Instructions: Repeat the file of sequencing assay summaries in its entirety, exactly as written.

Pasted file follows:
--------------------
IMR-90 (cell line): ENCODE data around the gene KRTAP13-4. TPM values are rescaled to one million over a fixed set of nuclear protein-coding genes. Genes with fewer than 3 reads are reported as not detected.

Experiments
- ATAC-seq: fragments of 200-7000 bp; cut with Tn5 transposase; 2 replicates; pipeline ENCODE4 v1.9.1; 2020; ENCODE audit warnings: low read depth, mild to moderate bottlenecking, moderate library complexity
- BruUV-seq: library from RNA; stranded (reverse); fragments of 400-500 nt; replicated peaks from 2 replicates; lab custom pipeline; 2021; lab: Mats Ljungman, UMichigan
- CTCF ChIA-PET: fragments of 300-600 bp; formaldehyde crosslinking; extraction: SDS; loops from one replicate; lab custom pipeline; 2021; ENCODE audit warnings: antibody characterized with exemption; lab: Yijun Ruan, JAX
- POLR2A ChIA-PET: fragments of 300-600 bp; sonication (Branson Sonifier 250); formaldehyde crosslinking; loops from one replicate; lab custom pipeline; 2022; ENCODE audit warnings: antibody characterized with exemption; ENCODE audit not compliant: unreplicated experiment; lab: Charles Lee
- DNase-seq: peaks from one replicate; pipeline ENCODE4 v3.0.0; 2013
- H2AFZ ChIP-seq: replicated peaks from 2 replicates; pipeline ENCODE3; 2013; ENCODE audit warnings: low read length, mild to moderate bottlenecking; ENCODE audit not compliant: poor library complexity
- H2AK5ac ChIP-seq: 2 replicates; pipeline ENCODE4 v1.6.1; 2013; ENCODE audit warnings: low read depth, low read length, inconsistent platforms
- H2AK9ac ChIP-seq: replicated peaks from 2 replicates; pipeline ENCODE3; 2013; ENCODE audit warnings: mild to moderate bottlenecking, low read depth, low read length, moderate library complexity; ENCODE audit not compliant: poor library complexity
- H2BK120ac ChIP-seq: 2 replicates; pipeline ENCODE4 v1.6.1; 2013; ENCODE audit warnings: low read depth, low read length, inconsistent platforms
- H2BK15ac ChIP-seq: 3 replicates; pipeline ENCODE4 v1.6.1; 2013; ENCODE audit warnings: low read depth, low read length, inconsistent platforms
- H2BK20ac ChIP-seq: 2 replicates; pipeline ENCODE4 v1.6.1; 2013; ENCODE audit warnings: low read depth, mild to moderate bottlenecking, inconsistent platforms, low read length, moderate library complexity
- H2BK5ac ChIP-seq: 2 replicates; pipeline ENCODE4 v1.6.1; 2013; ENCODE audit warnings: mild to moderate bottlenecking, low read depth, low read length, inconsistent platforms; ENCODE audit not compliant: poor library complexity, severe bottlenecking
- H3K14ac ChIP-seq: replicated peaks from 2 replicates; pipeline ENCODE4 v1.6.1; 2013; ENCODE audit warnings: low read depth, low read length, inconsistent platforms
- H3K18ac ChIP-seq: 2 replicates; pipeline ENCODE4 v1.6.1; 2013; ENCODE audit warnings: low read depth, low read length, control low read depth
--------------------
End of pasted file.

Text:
IMR-90 (cell line): ENCODE data around the gene KRTAP13-4. TPM values are rescaled to one million over a fixed set of nuclear protein-coding genes. Genes with fewer than 3 reads are reported as not detected.

Experiments
- ATAC-seq: fragments of 200-7000 bp; cut with Tn5 transposase; 2 replicates; pipeline ENCODE4 v1.9.1; 2020; ENCODE audit warnings: low read depth, mild to moderate bottlenecking, moderate library complexity
- BruUV-seq: library from RNA; stranded (reverse); fragments of 400-500 nt; replicated peaks from 2 replicates; lab custom pipeline; 2021; lab: Mats Ljungman, UMichigan
- CTCF ChIA-PET: fragments of 300-600 bp; formaldehyde crosslinking; extraction: SDS; loops from one replicate; lab custom pipeline; 2021; ENCODE audit warnings: antibody characterized with exemption; lab: Yijun Ruan, JAX
- POLR2A ChIA-PET: fragments of 300-600 bp; sonication (Branson Sonifier 250); formaldehyde crosslinking; loops from one replicate; lab custom pipeline; 2022; ENCODE audit warnings: antibody characterized with exemption; ENCODE audit not compliant: unreplicated experiment; lab: Charles Lee
- DNase-seq: peaks from one replicate; pipeline ENCODE4 v3.0.0; 2013
- H2AFZ ChIP-seq: replicated peaks from 2 replicates; pipeline ENCODE3; 2013; ENCODE audit warnings: low read length, mild to moderate bottlenecking; ENCODE audit not compliant: poor library complexity
- H2AK5ac ChIP-seq: 2 replicates; pipeline ENCODE4 v1.6.1; 2013; ENCODE audit warnings: low read depth, low read length, inconsistent platforms
- H2AK9ac ChIP-seq: replicated peaks from 2 replicates; pipeline ENCODE3; 2013; ENCODE audit warnings: mild to moderate bottlenecking, low read depth, low read length, moderate library complexity; ENCODE audit not compliant: poor library complexity
- H2BK120ac ChIP-seq: 2 replicates; pipeline ENCODE4 v1.6.1; 2013; ENCODE audit warnings: low read depth, low read length, inconsistent platforms
- H2BK15ac ChIP-seq: 3 replicates; pipeline ENCODE4 v1.6.1; 2013; ENCODE audit warnings: low read depth, low read length, inconsistent platforms
- H2BK20ac ChIP-seq: 2 replicates; pipeline ENCODE4 v1.6.1; 2013; ENCODE audit warnings: low read depth, mild to moderate bottlenecking, inconsistent platforms, low read length, moderate library complexity
- H2BK5ac ChIP-seq: 2 replicates; pipeline ENCODE4 v1.6.1; 2013; ENCODE audit warnings: mild to moderate bottlenecking, low read depth, low read length, inconsistent platforms; ENCODE audit not compliant: poor library complexity, severe bottlenecking
- H3K14ac ChIP-seq: replicated peaks from 2 replicates; pipeline ENCODE4 v1.6.1; 2013; ENCODE audit warnings: low read depth, low read length, inconsistent platforms
- H3K18ac ChIP-seq: 2 replicates; pipeline ENCODE4 v1.6.1; 2013; ENCODE audit warnings: low read depth, low read length, control low read depth